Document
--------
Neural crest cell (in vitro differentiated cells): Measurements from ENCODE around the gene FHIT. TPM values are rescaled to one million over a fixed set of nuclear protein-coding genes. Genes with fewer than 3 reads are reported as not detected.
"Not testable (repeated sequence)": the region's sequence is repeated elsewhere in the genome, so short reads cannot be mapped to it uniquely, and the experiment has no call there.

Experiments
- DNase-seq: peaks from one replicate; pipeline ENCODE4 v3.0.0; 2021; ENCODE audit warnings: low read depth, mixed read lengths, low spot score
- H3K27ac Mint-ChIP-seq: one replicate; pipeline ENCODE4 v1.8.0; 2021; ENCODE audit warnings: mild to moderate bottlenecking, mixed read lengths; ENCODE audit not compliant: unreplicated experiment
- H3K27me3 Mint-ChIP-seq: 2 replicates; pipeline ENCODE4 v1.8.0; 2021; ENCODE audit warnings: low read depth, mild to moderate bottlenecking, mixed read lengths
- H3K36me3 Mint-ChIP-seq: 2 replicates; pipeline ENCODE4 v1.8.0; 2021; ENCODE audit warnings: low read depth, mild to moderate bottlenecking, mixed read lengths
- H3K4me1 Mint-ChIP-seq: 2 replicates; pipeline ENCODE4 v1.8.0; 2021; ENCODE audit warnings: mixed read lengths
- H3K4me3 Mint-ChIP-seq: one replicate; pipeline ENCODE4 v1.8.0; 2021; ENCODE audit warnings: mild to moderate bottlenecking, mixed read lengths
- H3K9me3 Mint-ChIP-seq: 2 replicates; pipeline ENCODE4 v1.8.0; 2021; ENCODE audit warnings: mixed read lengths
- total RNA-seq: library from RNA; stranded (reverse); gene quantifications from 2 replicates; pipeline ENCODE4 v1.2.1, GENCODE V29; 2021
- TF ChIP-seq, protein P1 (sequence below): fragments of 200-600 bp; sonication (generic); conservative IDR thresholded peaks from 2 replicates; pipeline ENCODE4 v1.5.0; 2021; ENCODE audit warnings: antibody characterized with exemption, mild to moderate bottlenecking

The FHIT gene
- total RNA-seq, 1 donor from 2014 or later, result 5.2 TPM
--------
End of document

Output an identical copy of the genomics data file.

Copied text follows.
Neural crest cell (in vitro differentiated cells): Measurements from ENCODE around the gene FHIT. TPM values are rescaled to one million over a fixed set of nuclear protein-coding genes. Genes with fewer than 3 reads are reported as not detected.
"Not testable (repeated sequence)": the region's sequence is repeated elsewhere in the genome, so short reads cannot be mapped to it uniquely, and the experiment has no call there.

Experiments
- DNase-seq: peaks from one replicate; pipeline ENCODE4 v3.0.0; 2021; ENCODE audit warnings: low read depth, mixed read lengths, low spot score
- H3K27ac Mint-ChIP-seq: one replicate; pipeline ENCODE4 v1.8.0; 2021; ENCODE audit warnings: mild to moderate bottlenecking, mixed read lengths; ENCODE audit not compliant: unreplicated experiment
- H3K27me3 Mint-ChIP-seq: 2 replicates; pipeline ENCODE4 v1.8.0; 2021; ENCODE audit warnings: low read depth, mild to moderate bottlenecking, mixed read lengths
- H3K36me3 Mint-ChIP-seq: 2 replicates; pipeline ENCODE4 v1.8.0; 2021; ENCODE audit warnings: low read depth, mild to moderate bottlenecking, mixed read lengths
- H3K4me1 Mint-ChIP-seq: 2 replicates; pipeline ENCODE4 v1.8.0; 2021; ENCODE audit warnings: mixed read lengths
- H3K4me3 Mint-ChIP-seq: one replicate; pipeline ENCODE4 v1.8.0; 2021; ENCODE audit warnings: mild to moderate bottlenecking, mixed read lengths
- H3K9me3 Mint-ChIP-seq: 2 replicates; pipeline ENCODE4 v1.8.0; 2021; ENCODE audit warnings: mixed read lengths
- total RNA-seq: library from RNA; stranded (reverse); gene quantifications from 2 replicates; pipeline ENCODE4 v1.2.1, GENCODE V29; 2021
- TF ChIP-seq, protein P1 (sequence below): fragments of 200-600 bp; sonication (generic); conservative IDR thresholded peaks from 2 replicates; pipeline ENCODE4 v1.5.0; 2021; ENCODE audit warnings: antibody characterized with exemption, mild to moderate bottlenecking

The FHIT gene
- total RNA-seq, 1 donor from 2014 or later, result 5.2 TPM